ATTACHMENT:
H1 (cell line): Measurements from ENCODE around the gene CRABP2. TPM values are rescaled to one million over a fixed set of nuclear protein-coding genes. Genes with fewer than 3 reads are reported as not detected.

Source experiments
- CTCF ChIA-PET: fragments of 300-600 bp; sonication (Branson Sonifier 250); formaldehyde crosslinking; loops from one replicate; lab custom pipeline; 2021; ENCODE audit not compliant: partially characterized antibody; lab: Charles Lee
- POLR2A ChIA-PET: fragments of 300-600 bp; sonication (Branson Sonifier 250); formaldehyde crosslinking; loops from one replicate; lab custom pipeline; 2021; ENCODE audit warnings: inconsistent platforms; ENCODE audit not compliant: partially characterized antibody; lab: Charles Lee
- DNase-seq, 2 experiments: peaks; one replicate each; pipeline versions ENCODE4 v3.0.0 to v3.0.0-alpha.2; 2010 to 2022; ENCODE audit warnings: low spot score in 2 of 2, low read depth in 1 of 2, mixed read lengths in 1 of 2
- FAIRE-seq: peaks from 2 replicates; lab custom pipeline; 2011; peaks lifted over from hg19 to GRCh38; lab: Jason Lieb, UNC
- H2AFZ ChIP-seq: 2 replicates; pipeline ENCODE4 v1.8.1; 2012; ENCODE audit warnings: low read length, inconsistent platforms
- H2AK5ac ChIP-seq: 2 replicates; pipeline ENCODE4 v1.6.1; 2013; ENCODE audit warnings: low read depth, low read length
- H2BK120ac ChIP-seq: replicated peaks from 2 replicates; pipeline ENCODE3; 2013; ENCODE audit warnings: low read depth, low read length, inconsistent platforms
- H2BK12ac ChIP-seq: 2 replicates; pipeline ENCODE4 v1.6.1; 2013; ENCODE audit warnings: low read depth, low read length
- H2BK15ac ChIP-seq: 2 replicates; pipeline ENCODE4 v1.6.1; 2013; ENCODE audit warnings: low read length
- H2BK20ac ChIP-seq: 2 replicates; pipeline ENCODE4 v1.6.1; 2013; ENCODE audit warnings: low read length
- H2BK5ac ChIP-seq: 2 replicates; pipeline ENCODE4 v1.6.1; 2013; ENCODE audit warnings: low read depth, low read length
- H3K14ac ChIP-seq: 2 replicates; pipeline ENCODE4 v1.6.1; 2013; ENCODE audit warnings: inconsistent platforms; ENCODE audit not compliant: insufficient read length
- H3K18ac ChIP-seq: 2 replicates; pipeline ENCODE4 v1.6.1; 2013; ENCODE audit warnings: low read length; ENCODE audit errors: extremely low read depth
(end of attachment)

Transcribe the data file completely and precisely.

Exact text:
H1 (cell line): Measurements from ENCODE around the gene CRABP2. TPM values are rescaled to one million over a fixed set of nuclear protein-coding genes. Genes with fewer than 3 reads are reported as not detected.

Source experiments
- CTCF ChIA-PET: fragments of 300-600 bp; sonication (Branson Sonifier 250); formaldehyde crosslinking; loops from one replicate; lab custom pipeline; 2021; ENCODE audit not compliant: partially characterized antibody; lab: Charles Lee
- POLR2A ChIA-PET: fragments of 300-600 bp; sonication (Branson Sonifier 250); formaldehyde crosslinking; loops from one replicate; lab custom pipeline; 2021; ENCODE audit warnings: inconsistent platforms; ENCODE audit not compliant: partially characterized antibody; lab: Charles Lee
- DNase-seq, 2 experiments: peaks; one replicate each; pipeline versions ENCODE4 v3.0.0 to v3.0.0-alpha.2; 2010 to 2022; ENCODE audit warnings: low spot score in 2 of 2, low read depth in 1 of 2, mixed read lengths in 1 of 2
- FAIRE-seq: peaks from 2 replicates; lab custom pipeline; 2011; peaks lifted over from hg19 to GRCh38; lab: Jason Lieb, UNC
- H2AFZ ChIP-seq: 2 replicates; pipeline ENCODE4 v1.8.1; 2012; ENCODE audit warnings: low read length, inconsistent platforms
- H2AK5ac ChIP-seq: 2 replicates; pipeline ENCODE4 v1.6.1; 2013; ENCODE audit warnings: low read depth, low read length
- H2BK120ac ChIP-seq: replicated peaks from 2 replicates; pipeline ENCODE3; 2013; ENCODE audit warnings: low read depth, low read length, inconsistent platforms
- H2BK12ac ChIP-seq: 2 replicates; pipeline ENCODE4 v1.6.1; 2013; ENCODE audit warnings: low read depth, low read length
- H2BK15ac ChIP-seq: 2 replicates; pipeline ENCODE4 v1.6.1; 2013; ENCODE audit warnings: low read length
- H2BK20ac ChIP-seq: 2 replicates; pipeline ENCODE4 v1.6.1; 2013; ENCODE audit warnings: low read length
- H2BK5ac ChIP-seq: 2 replicates; pipeline ENCODE4 v1.6.1; 2013; ENCODE audit warnings: low read depth, low read length
- H3K14ac ChIP-seq: 2 replicates; pipeline ENCODE4 v1.6.1; 2013; ENCODE audit warnings: inconsistent platforms; ENCODE audit not compliant: insufficient read length
- H3K18ac ChIP-seq: 2 replicates; pipeline ENCODE4 v1.6.1; 2013; ENCODE audit warnings: low read length; ENCODE audit errors: extremely low read depth